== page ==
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faith doth not only denote precisely and abstractedly such acts of mind, such opinions and persuasions concerning the truth of matters specified, but doth also connote and imply indeed comprehend according to the meaning of those who use the word) such acts of will, as, supposing those persuasions to be real and complete, are naturally consequent on them, and are in a manner necessarily coherent with them; a firm resolution constantly to profess and adhere unto the doctrine, of which a man is so persuaded ; to obey all the laws and precepts, which it contains; forsaking in open profession, and in real practices, all principles, rules, customs inconsistent with those doctrines and laws; that which is called conversion, or returning to the Lord, (that is, leaving a course of rebellion, and disobedience to those laws, which the Lord in the gospel commands, and resolvedly betaking themselves to the observance of them,) πολύς τε όχλος πιστεύσας επέστρεψεν επί τον Κύριον, a great multitude,' it is said, believing, did return unto the Lord ;' their faith did carry with it such a conversion. Hence this faith is styled TelOapxeir Oeq, “to obey God's command ;' ÚTAκούειν τώ ευαγγελία, “to obey the gospel;' υπακούειν τη πίστει, * to obey the faith ;' υποταγή της ομολογίας εις το ευαγγέλιον, (subjection of professing the gospel of Christ,')' with purpose of heart to adhere unto God; stipulation of a good conscience toward God,' (that which St. Peter intimates as a necessary concomitant of baptism, it being a sincere undertaking, and engaging one's self to obey God's commandments;) in fine, to repent; which is either adequately the same thing with faith, or included therein, according to the apostolical meaning of the word; for that remission of sins, which is sometime made the consequent of faith, is otherwhere expressly annexed to repen. tance : the sum of the gospel our Saviour himself expresses by the preaching in his name “ repentance, and remission of sins in all nations :' and, · Repent,'St. Peter preached, and let every one of you be baptised :' and, · Repent,' said he again, and return, that yo.ir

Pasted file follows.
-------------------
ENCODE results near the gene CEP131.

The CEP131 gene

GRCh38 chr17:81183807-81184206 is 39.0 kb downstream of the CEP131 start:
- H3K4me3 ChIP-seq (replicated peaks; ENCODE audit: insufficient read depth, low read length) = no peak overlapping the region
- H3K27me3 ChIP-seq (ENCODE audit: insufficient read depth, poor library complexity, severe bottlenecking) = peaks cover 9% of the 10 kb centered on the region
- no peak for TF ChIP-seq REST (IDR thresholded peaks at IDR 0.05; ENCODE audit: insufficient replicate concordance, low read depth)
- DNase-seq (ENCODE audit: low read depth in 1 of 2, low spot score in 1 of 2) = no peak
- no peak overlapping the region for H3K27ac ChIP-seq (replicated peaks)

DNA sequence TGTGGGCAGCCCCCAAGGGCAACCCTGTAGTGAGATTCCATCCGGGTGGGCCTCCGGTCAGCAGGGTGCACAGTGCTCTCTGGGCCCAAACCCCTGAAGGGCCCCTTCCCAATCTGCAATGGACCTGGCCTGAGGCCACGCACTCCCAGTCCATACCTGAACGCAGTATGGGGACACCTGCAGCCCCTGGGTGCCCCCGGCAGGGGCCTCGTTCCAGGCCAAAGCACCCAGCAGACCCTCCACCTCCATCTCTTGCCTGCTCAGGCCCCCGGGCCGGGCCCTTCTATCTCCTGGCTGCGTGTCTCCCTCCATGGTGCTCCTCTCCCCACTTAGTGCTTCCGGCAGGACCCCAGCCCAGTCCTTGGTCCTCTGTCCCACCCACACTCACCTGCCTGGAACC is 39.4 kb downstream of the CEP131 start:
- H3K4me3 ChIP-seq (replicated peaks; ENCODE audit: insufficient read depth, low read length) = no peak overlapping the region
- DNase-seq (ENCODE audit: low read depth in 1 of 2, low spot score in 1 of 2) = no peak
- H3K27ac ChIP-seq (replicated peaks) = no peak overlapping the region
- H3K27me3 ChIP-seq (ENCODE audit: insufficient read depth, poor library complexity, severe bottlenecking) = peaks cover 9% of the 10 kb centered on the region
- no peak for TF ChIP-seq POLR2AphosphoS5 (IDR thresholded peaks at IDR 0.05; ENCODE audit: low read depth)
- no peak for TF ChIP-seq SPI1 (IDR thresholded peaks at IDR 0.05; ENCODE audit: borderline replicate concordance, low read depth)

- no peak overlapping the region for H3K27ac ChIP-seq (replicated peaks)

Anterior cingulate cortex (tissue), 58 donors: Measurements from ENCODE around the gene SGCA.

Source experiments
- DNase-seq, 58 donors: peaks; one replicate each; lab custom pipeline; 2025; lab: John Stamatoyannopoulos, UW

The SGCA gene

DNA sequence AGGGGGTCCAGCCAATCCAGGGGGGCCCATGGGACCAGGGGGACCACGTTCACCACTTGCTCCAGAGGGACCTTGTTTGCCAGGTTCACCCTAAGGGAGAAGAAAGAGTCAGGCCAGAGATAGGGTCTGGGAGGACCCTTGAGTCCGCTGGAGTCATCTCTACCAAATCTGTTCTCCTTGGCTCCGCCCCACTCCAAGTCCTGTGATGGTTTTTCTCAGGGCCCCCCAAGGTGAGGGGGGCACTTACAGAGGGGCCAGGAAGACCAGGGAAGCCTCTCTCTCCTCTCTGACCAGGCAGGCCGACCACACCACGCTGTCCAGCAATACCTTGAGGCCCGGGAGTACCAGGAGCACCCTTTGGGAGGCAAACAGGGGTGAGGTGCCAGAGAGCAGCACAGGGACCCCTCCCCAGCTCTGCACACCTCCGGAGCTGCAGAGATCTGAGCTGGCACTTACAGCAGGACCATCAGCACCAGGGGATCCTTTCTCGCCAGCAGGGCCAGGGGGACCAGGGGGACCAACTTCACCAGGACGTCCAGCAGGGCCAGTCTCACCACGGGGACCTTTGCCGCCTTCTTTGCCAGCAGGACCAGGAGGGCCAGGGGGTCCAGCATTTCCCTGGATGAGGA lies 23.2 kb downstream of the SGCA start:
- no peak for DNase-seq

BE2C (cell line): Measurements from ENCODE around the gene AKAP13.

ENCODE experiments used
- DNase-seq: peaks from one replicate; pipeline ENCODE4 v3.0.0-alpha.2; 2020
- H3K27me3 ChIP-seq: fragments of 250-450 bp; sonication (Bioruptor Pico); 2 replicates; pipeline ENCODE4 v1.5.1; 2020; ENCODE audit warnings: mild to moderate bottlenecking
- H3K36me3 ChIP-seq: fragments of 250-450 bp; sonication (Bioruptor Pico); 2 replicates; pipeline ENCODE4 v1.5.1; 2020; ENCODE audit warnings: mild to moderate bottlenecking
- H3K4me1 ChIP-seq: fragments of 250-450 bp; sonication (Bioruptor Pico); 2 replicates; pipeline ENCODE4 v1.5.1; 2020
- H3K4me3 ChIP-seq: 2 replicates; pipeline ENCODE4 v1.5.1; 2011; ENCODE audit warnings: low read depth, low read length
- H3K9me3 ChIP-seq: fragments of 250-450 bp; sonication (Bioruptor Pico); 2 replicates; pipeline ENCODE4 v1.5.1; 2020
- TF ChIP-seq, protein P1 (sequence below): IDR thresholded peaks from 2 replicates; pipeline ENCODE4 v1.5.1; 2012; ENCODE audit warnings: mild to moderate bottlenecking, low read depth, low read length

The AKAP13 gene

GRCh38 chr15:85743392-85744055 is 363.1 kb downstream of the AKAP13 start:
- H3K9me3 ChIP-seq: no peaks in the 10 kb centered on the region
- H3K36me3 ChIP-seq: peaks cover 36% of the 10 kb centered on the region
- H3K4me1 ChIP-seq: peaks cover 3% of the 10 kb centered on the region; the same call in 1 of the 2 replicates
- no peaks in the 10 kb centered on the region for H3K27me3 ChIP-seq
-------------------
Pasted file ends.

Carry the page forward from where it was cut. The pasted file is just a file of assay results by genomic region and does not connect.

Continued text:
be blotted out:' and, • Then to the Gentiles,' say those in the Acts, “hath God given repentance unto life :' which signifies the same with that other expression concerning the same persons, 'God's having purified their hearts hy faith;' in which places I take repentance to import the